Our campaigning on the welfare system

Managing money and making ends meet can be difficult for anyone. But for those of us with mental health problems life can throw in some extra hurdles. Even a trip across town to get a cup of tea with a friend can turn into a real expense if anxiety or panic attacks make it harder to get on a crowded bus. And if your mental health problem means you need to take time away from work, the uncertainty about how you’ll manage bills or rent can make it hard to focus on recovering.

We know there’s so much work to do. The current system can feel like a maze, with long confusing forms and nerve-wracking phone calls and assessments at every corner. Too often people with mental health problems need to go all the way to court before they can get the financial support they need. And for those who are out of work, there’s the constant threat of having your benefits stopped if you’re too unwell to do what you’ve been asked to by Jobcentre staff.

We’re doing all we can to push for change in the system by:

  • Supporting people with mental health problems to have their voice heard in Parliament. We recently helped Denise and David share their experiences of benefits assessments with MPs and make the case for a more compassionate system.
  • Intervening in legal cases where we think we can make a difference. In 2012 we helped challenge the Work Capability Assessment on the grounds that it discriminates against people with mental health problems. Right now we’re supporting someone who is challenging recent changes to PIP.
  • Teaming up with other disability charities and other mental health charities to make a united case on the issues that affect us all, like the Disability Benefits Consortium’s campaign to protect benefits spending.
  • Meeting with and writing to people in Government to raise our concerns and make sure that the voices of people with mental health problems are heard. That includes sending a member of Mind staff to work with the civil servants at the Department for Work and Pensions to try to get them to better understand what people with mental health problems go through in the benefits system.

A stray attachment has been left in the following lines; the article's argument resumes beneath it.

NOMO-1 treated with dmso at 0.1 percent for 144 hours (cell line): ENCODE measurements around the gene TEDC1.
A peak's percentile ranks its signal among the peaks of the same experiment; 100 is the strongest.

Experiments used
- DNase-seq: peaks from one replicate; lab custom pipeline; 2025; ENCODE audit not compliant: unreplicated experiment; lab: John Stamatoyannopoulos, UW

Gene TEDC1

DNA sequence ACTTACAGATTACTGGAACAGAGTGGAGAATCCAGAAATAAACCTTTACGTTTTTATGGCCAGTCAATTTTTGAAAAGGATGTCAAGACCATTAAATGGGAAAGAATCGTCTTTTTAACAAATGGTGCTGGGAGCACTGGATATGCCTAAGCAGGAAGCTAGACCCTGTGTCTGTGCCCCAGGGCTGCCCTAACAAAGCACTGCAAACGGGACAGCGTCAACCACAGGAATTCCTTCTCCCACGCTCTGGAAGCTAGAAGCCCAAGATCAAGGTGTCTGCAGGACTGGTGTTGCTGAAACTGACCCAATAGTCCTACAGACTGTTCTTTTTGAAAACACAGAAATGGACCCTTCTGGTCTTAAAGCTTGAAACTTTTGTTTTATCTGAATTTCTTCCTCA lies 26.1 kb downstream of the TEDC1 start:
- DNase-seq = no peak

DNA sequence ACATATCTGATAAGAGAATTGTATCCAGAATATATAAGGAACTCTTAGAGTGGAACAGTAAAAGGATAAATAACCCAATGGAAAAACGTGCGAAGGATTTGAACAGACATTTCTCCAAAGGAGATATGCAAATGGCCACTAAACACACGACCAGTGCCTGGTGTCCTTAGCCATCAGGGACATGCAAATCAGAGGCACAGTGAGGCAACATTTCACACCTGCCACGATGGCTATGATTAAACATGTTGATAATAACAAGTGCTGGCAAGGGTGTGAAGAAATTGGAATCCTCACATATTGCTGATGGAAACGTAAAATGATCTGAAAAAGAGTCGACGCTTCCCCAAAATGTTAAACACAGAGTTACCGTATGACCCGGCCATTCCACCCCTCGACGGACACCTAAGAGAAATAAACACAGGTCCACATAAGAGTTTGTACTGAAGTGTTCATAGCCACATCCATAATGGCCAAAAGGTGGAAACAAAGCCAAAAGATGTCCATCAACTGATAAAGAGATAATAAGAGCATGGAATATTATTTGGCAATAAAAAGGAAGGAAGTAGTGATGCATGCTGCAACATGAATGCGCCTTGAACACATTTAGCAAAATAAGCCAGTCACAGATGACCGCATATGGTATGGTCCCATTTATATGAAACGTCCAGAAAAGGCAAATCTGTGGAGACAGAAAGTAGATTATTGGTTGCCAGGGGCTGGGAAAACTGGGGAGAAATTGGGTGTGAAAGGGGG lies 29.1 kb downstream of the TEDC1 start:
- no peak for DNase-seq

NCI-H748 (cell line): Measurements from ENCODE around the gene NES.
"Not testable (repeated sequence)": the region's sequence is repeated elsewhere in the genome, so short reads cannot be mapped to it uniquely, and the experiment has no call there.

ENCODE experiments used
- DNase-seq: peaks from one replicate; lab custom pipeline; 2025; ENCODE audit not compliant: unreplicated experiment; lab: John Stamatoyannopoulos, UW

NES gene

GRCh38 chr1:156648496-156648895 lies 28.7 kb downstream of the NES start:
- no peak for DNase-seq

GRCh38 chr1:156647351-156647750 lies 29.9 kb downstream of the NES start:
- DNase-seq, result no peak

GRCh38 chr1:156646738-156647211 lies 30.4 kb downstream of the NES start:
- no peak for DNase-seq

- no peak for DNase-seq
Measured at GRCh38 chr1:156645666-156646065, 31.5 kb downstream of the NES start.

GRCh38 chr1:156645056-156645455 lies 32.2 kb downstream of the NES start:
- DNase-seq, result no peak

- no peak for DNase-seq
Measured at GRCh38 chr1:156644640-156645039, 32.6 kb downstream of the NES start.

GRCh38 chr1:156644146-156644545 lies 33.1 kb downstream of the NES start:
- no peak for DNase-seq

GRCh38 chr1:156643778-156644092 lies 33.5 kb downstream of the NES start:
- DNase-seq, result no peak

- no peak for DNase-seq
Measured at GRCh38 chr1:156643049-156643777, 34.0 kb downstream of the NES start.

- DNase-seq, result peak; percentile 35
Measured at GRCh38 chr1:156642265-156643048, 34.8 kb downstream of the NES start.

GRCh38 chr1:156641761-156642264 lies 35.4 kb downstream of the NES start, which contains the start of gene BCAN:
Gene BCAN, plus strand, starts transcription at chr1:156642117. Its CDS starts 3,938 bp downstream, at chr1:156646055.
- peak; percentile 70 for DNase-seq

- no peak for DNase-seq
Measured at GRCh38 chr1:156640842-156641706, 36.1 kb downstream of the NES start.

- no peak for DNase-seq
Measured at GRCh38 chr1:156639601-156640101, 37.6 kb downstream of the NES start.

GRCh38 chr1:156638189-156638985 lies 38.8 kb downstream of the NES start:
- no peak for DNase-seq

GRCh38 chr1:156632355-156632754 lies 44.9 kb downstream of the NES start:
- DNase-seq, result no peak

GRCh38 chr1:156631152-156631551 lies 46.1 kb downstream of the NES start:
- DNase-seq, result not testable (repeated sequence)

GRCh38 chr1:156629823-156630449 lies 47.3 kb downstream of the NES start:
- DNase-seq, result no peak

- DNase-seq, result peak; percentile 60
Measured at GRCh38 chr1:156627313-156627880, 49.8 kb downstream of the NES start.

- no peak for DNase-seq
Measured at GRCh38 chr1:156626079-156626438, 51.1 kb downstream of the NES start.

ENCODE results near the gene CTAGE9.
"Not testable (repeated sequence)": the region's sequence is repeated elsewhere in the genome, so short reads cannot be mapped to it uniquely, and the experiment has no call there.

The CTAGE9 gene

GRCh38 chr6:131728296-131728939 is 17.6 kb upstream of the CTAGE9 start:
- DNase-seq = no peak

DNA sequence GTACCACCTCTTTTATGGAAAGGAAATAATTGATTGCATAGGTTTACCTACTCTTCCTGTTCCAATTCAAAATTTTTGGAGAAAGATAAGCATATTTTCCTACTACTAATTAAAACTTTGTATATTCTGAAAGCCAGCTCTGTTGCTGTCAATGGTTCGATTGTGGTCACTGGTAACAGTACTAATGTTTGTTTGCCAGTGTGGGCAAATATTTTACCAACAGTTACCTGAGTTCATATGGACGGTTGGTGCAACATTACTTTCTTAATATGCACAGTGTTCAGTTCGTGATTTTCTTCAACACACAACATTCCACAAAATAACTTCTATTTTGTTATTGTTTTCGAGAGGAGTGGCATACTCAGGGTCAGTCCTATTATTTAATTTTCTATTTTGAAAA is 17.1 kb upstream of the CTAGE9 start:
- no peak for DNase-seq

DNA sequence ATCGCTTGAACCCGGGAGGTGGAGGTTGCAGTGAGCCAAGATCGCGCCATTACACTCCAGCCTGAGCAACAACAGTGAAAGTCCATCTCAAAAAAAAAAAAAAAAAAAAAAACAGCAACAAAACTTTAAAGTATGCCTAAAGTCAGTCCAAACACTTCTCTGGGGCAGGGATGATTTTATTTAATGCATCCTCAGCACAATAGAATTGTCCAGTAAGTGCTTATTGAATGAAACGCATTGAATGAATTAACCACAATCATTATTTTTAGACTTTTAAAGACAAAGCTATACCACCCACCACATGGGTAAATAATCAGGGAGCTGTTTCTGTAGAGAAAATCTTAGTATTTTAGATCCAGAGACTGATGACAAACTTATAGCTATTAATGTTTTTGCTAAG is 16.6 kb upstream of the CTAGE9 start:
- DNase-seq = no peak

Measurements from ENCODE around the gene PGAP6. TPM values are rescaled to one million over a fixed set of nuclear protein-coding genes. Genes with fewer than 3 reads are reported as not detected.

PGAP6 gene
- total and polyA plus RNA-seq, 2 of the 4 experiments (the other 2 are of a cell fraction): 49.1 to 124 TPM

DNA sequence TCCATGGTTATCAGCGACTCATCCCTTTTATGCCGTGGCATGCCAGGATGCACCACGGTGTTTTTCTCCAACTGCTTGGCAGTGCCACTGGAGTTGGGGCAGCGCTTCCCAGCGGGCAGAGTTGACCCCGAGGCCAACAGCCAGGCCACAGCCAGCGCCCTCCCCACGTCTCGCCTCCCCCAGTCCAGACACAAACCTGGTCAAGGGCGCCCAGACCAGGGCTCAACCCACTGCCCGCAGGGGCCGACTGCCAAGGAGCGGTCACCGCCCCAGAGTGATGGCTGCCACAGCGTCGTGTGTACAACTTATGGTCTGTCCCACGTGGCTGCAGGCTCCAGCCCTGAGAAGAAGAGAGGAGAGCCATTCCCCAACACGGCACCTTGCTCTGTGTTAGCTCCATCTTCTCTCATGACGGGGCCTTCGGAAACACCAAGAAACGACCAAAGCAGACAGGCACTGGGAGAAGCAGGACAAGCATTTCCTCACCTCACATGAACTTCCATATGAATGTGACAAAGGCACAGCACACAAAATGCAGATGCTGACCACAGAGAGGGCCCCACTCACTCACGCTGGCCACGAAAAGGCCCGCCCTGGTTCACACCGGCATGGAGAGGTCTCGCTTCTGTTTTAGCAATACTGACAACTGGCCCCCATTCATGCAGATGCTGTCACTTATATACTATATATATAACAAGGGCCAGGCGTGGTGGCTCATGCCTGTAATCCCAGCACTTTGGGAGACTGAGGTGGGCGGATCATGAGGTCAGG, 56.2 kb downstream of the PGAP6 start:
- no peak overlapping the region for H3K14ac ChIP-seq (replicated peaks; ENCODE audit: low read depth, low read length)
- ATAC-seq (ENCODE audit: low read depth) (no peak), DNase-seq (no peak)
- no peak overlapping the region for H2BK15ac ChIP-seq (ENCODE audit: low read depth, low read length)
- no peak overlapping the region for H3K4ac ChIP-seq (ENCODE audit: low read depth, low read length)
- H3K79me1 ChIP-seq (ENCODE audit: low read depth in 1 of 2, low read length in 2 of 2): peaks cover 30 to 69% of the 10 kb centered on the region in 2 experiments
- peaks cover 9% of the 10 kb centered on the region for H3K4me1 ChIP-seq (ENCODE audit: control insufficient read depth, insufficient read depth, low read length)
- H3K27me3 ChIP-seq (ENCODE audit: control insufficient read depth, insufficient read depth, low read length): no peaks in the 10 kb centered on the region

• Doing research and writing reports and briefings that turn the stories and experiences of people with mental health problems into recommendations for change that we can use to campaign with MPs and with the Government.
  • Getting the stories of people with mental health problems heard in the media. In the last year we’ve drawn newspapers’ attention to issues including sanctions, to people’s negative experiences of benefits assessments and discriminatory changes to PIP.
  • Supporting people with mental health problems to influence change. Through our online campaigning we’ve helped 500 people give evidence on benefits assessments to the Work and Pensions Committee, and nearly 3000 people tell the Government what they think about back-to-work support, sanctions and the Work Capability Assessment. We’ve also supported people with mental health problems to question MPs, Ministers and civil servants directly at meetings and hustings.

There’s a huge way to go to get the change we need. And some or even most of what we do won’t be enough by itself. But we do it because it’s important, because people need to be heard, and because it only takes one breakthrough to change thousands of people’s lives. Every single day we hear from people who have their financial security and their mental health put at risk by a system that just isn’t working. We’re here to make sure that anyone experiencing a mental health problem gets both support and respect. And we can’t ignore a single opportunity that might help us do that.

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